A roads industry ‘hackathon’ will explore how anonymised, aggregated mobile phone data about the journeys made by road users can help tackle challenges including congestion, maintenance and poor air quality.
Organsised by PA Consulting and O2, the ‘Hack the Highways’ event will take place at Highways UK 2019, held in Birmingham on November 6-7.
Participants will work with data scientists, behavioural psychologists and engineers to analyse an anonymised, aggregated data set from O2 “capturing 140m anonymous road user journeys, and a range of other open data sources from Highways England, the Met Office and other data providers”.
They will work in collaborative teams, across different technology, engineering and analytics organisations, to find “data-driven insights to improve drivers’ experience across the country”.
In addition to improving journeys for fleets and company car drivers, the initiative aims to “help to break down barriers and silos that have been a problem for the roads supply chain in the past”.
Collaboration and data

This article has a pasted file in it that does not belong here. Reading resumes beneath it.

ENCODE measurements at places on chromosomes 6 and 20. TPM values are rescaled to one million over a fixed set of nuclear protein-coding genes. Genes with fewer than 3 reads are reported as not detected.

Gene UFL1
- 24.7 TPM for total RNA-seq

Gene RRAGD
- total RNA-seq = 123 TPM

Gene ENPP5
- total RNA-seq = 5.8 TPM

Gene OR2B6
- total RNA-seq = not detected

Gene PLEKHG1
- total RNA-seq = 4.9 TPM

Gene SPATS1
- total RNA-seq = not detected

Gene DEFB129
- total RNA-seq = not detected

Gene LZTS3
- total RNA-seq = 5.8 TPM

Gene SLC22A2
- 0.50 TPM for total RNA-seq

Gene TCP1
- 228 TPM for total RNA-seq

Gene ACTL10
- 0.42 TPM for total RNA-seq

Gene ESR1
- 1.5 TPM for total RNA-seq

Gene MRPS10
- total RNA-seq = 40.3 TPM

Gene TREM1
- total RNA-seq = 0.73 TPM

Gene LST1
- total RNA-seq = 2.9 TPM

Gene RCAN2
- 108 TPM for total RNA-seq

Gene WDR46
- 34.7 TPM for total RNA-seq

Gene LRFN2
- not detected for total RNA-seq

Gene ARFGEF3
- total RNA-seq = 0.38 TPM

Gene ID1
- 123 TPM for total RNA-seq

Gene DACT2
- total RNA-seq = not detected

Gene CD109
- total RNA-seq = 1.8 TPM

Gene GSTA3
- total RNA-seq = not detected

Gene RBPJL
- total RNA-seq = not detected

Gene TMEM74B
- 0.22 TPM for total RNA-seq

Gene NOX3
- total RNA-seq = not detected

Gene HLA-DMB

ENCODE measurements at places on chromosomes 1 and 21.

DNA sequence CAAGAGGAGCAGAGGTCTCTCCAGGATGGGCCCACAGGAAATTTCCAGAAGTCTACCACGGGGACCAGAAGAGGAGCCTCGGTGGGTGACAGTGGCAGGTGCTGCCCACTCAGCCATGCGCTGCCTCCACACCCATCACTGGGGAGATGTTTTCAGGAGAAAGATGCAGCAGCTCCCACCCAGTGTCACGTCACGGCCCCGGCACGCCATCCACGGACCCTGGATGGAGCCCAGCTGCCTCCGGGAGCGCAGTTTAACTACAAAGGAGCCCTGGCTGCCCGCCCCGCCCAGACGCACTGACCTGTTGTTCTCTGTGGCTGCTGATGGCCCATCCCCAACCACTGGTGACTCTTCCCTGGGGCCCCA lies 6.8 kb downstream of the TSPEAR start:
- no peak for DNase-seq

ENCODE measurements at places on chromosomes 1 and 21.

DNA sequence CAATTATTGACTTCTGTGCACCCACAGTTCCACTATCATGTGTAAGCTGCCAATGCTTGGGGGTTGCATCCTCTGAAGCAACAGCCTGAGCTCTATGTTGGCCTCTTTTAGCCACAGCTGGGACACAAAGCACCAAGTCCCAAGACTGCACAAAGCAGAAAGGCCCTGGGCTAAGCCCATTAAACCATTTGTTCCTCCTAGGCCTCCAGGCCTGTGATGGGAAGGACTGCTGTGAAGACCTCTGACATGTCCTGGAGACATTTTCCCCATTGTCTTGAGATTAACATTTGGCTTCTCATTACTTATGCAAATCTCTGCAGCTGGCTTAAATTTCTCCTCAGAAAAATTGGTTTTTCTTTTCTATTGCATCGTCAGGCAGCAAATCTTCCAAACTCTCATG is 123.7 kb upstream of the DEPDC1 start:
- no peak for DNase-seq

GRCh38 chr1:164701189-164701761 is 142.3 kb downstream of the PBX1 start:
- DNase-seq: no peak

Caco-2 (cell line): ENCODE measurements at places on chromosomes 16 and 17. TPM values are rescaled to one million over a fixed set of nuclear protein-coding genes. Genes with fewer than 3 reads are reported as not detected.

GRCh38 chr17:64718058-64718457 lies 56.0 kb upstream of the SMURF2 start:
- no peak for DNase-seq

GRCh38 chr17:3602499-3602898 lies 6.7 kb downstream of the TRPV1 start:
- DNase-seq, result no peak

Charlie Henderson, head of road transport at PA Consulting said: “Collaboration between industry and exploiting data are vital to solving the big challenges in transport. The hackathon is not a competition, but a unique opportunity to work with individuals from many organisations such as Highways England, WSP, TFL and IBM to come up with ingenious solutions that will make a real difference for road users.”
Dave Sweeney, director at O2 Motion, said: “Anonymous crowd data can help transport providers deliver better customer service, so it’s really interesting to be working on this project with PA Consulting. It fits brilliantly with our shared aim of improving the way people in the UK travel and we’re excited to see how the new technologies and partners brought together here can further enhance road travel across the country.”
Daisy Smith, head of performance analysis and modelling at Highways England, said: “We are looking to work with both existing partners and companies from outside the sector to help us deliver our Digital Roads vision. This hackathon is a great way to stimulate fresh thinking in this area.”
How the UK’s road network will develop to meet demand remains unknown, as the future of Smart Motorways was called into question in October, when Transport Secretary Grant Shapps called for a review into their safety.
Shapps told MPs "we know people are dying on smart motorways" and said recommendations are expected "in a matter of weeks" to ensure all motorways are "as safe as they possibly can be".
His announcement follows an admission from Highways England that the dangers of removing the hard shoulder had not been investigated when it began introducing the concept.